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LRH assumes new role as regional "hub" for substance abuse treatment



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Jarrett Stern, Lars Nielson, Bob Nutter, and Ed Duffyy, the key leadership team for Littleton Regional Hospital's new role as a "hub" in a statewide anti-substance program. (Photo by Justin Roshak) (click for larger version)
January 17, 2019
LITTLETON—Last Wednesday, Littleton Regional Hospital hosted a roll-out meeting for its new substance-abuse resource model, in which the hospital will play a central role in its region. The meeting brought together, physicians, law enforcement officers, academics, and local and state officials, and is part of a larger, statewide effort.

"We're very pleased with Governor Sununu's efforts," said Hospital President Bob Nutter. "This is a great visionary effort."

Jarrett Stern, executive in charge of the project at both Littleton Regional and Androscogin Valley Hospital, said the program was a response to acute need.

"Certain states are facing it more than others," said Stern. "New Hampshire is one of those states."

New Hampshire received a two year, $42 million federal grant to address the opioid crisis, with funds distributed locally at nine "hub" locations. Hub stations were strategically chosen around the state, with intent to minimize driving time for patients. Drives will be longest in the North Country.

Of the grant, a minority of the funds for health programs will go to hubs, with the remainder directed toward community service providers. This approach is expected to "expand capacity". Vermont is also pursuing a "hub-and-spoke" model.

Both Littleton Regional Hospital and Androscoggin Valley Hospital received hub status and grant monies. They are empowered to sub-contract with "spokes" in their coverage area to provide necessary services. Both have contracted with Weeks Medical Center, which is one of LRH's sister organizations within North Country Healthcare.

The Littleton hub region will cover a portion of Coos, and much of Grafton County. Its physical location will be off-site, on Riverglen Lane. It will be staffed with a trained substance disorder councilor, medical assistant who will help with intake, and case manager who will focus on other factors such as transportation and employment. The hubs are not equipped to deal with acute overdoses.

The program opened on Jan. 2, and to hear Stern tell it, the Hospital is still getting its feet wet—exploring, discovering, and shaping programs to local needs in real time. At the same time, the governor's allies have expressed hope that the program will reduce disparities in care between the southern cities and northern townships.

Stern said that the hub-and-spoke model allows local care centers to tailor their approaches to unique local needs.

Katja Fox, Director of Public Health at NH Health and Human Services, said "What has been most impressive is the response we've received from Littleton and Berlin."

She said the hub centers would provide a central resource for patients, and streamline organization. She also said that the program was not specific to opioid-based substance disorders:

"All individuals who have a substance use disorder—no one is going to be turned away," Fox said.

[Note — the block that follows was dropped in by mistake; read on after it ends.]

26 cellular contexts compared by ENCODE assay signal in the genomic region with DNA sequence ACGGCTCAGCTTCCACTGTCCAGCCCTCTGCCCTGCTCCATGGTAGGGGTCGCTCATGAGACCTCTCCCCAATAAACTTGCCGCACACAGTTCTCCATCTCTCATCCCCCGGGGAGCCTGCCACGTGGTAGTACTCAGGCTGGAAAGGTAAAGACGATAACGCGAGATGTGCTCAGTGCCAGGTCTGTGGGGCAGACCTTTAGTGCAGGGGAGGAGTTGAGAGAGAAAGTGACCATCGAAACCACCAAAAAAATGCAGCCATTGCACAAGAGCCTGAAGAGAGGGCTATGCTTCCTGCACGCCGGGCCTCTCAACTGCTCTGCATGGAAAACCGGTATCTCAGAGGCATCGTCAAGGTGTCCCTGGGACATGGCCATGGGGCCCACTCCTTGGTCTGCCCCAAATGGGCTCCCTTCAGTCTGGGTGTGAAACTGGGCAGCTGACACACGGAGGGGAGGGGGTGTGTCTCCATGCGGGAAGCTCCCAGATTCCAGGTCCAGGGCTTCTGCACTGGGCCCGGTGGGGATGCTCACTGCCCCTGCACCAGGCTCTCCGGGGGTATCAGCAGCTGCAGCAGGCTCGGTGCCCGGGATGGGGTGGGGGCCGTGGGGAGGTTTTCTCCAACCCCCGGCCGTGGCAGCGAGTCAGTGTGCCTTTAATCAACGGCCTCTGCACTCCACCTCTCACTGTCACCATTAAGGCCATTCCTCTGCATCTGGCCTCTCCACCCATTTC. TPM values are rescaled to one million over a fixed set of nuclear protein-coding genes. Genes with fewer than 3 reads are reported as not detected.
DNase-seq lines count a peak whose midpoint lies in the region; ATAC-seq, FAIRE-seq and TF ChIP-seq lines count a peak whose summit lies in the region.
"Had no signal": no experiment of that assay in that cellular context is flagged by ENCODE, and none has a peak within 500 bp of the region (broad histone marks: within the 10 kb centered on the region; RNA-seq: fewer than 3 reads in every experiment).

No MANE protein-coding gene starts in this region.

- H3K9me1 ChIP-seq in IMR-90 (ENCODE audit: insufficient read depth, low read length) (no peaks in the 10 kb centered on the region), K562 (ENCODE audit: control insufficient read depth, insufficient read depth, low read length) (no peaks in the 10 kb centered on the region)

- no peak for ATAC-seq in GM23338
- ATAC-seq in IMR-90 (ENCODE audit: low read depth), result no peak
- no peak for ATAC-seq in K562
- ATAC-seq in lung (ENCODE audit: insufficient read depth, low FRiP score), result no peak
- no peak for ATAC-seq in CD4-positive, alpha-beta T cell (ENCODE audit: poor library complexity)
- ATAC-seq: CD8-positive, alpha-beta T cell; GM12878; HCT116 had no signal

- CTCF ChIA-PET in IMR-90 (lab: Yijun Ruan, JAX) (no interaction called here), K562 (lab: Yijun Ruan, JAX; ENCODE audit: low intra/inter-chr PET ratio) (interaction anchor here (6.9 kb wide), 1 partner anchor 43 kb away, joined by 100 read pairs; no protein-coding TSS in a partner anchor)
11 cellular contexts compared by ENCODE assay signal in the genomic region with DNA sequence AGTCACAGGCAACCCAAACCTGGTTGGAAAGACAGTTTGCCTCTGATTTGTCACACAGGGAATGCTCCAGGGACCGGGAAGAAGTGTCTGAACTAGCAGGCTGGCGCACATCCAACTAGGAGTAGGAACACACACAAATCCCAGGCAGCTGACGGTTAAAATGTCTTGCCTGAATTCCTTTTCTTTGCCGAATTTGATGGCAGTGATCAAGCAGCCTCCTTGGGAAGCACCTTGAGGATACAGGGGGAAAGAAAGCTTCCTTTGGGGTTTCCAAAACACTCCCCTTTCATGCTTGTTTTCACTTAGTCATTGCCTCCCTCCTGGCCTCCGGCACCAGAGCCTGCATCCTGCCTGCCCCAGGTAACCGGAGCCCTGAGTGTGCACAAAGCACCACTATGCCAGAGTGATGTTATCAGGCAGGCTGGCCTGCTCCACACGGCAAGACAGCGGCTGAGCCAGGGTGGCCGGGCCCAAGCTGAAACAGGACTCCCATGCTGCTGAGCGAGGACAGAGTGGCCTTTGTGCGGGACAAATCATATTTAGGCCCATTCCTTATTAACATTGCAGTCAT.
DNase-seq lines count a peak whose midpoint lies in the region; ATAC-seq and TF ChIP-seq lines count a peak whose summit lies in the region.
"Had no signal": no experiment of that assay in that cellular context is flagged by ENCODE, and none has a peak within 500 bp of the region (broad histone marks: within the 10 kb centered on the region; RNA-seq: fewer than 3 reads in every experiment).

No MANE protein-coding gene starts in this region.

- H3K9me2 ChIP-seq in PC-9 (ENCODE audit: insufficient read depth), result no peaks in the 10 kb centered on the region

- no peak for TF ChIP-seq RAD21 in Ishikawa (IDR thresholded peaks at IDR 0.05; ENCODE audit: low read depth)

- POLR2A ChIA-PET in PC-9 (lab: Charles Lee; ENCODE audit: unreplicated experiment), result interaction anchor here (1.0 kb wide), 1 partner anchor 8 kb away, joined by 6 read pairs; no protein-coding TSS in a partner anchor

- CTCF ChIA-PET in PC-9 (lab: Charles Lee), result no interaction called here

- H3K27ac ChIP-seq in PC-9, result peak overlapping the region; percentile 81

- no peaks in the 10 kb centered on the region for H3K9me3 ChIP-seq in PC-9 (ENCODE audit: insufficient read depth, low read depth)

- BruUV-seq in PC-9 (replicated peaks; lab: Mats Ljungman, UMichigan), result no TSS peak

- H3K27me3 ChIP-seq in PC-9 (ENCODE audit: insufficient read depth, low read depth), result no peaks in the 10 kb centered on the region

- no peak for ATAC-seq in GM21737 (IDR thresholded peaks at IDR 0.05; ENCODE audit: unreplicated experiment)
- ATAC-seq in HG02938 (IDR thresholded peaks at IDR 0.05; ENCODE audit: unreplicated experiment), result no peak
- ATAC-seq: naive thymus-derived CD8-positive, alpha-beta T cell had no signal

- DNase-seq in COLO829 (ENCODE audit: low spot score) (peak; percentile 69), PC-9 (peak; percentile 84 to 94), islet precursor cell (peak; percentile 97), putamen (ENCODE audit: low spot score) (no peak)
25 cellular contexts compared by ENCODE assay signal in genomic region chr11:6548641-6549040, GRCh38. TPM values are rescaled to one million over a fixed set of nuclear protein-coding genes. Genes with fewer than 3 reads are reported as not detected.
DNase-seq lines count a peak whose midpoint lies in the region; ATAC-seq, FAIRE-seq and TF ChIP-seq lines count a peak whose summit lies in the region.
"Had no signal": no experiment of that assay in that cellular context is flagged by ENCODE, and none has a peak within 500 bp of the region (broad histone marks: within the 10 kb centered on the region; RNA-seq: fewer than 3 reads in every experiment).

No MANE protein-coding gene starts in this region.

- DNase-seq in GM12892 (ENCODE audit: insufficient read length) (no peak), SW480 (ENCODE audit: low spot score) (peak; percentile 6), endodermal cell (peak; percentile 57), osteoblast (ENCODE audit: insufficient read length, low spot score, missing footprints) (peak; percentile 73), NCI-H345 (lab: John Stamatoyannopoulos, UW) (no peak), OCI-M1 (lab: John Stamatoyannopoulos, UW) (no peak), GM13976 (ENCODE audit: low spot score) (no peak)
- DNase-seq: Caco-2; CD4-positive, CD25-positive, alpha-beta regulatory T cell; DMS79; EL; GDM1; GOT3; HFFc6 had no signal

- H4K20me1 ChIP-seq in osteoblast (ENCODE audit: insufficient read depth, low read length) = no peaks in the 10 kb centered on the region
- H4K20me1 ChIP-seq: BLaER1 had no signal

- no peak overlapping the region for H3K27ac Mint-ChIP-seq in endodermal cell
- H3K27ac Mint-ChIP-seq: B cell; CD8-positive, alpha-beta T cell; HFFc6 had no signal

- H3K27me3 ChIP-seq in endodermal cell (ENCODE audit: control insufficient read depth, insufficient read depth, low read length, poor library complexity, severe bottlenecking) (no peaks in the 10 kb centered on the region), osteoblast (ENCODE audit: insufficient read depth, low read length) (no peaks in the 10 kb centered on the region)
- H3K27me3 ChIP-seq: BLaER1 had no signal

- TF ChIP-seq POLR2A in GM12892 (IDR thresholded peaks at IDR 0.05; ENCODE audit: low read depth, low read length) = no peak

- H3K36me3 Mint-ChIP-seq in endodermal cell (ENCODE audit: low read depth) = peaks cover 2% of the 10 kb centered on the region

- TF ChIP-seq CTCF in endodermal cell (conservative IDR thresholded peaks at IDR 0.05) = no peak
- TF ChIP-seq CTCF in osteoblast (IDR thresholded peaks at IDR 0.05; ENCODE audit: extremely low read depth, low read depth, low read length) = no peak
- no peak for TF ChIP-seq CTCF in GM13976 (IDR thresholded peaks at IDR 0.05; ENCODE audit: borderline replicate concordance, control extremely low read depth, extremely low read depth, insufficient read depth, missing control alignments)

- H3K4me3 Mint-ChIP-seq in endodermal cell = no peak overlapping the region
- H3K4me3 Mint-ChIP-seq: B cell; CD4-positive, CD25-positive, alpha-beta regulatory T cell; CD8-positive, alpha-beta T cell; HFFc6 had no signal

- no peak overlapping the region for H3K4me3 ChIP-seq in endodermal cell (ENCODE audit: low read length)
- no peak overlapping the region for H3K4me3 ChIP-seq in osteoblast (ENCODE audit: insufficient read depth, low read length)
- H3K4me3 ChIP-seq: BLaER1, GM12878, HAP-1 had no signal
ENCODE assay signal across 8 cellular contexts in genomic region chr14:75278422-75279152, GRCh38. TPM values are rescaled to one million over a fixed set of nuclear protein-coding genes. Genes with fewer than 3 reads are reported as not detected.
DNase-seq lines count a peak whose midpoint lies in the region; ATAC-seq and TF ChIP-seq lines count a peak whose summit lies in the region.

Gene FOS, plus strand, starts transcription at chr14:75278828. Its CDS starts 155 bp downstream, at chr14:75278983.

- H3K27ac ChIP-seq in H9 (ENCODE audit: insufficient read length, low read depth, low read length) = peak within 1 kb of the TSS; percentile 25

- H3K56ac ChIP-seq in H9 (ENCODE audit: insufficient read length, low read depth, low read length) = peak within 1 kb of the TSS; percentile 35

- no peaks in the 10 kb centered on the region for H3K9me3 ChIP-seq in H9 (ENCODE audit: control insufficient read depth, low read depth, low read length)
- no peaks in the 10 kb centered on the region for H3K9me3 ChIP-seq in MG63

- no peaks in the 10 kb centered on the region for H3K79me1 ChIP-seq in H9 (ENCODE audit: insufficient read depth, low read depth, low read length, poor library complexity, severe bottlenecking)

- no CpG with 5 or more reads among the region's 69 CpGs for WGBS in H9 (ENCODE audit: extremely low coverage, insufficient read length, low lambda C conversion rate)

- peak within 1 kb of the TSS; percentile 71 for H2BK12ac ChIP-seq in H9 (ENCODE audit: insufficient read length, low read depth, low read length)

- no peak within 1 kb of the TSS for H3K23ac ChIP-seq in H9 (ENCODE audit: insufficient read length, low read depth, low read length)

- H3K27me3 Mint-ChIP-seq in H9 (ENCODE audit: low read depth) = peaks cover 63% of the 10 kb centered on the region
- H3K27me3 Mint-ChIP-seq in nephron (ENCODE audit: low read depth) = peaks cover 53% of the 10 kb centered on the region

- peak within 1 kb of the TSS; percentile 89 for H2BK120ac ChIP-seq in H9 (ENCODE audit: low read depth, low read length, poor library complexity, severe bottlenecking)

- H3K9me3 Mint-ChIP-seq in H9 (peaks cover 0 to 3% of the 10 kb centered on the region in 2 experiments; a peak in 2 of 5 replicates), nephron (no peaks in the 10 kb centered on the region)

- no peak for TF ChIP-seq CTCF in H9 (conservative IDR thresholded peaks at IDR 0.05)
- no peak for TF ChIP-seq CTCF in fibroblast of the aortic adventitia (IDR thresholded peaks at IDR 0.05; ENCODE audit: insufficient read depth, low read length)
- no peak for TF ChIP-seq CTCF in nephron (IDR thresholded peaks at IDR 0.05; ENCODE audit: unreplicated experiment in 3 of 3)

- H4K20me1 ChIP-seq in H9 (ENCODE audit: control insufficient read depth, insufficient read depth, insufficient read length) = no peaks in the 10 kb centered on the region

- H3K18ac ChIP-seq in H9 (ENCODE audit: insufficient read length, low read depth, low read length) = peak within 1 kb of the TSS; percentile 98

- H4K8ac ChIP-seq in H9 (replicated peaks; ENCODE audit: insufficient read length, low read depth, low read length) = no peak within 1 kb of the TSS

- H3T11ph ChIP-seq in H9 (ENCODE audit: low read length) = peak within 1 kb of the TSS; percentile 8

Littleton Regional's clinics are open Monday-Friday, 8 a.m.-5 p.m., and Stern acknowledged that substance crisis isn't restricted to business hours. Dartmouth Hitchcock Medical Center, a major partner, will assist with triage after hours.

DHMC's program coordinator, Christine Spring, said that after 5 p.m., 211 phone calls will transfer to on-call evening clinicians at her facility.

She said that in the first week, they have had on average two to three calls per night. In one case, a family member called about another family member; in others, patients called for themselves. In the latter case, the focus is on getting them through the night, and providing them with options for 8 am. In the event of a major crisis, DHMC will connect them with overnight resources, likely an emergency room.

Sugar Hill Fire Chief Alan Clark urged Littleton Regional program leadership to consider expanding their own hours, as some safe-station-type facilities have done in the south:

"In all my experience, opioid overdose never takes place in the morning," Clark said, and cautioned, "Don't think that because we live in the North Country, we don't have an opioid problem. Don't think that because you live in a rich town, you don't have an opioid problem."

Stern replied that the program was just getting started, and that while he would never rule out expanded hours, financing would be a constraint. He also said that on-call clinicians would be able to provide assistance beyond merely directing the call to emergency medical services.

"This program is not designed to just refer to an emergency room," he said.

Lars Nielson, Medical Director and Proscriber at Littleton Regional and Androscoggin Valley Hospital, said that the program would expand on resources for addressing substance abuse deaths, which he said had been very limited.

Littleton's hub will use suboxone, a two-drug treatment that reduces cravings and reduces the risk of overdosing. The medication is part of a larger, medically-assisted treatment plan. A monthly injection is also available, which reduces the risk of medication "diversion", and induces strong negative effects if narcotics are taken while on the medication. Methadone will not be used, Nielson said.

Garnet Hill
Martin Lord Osman
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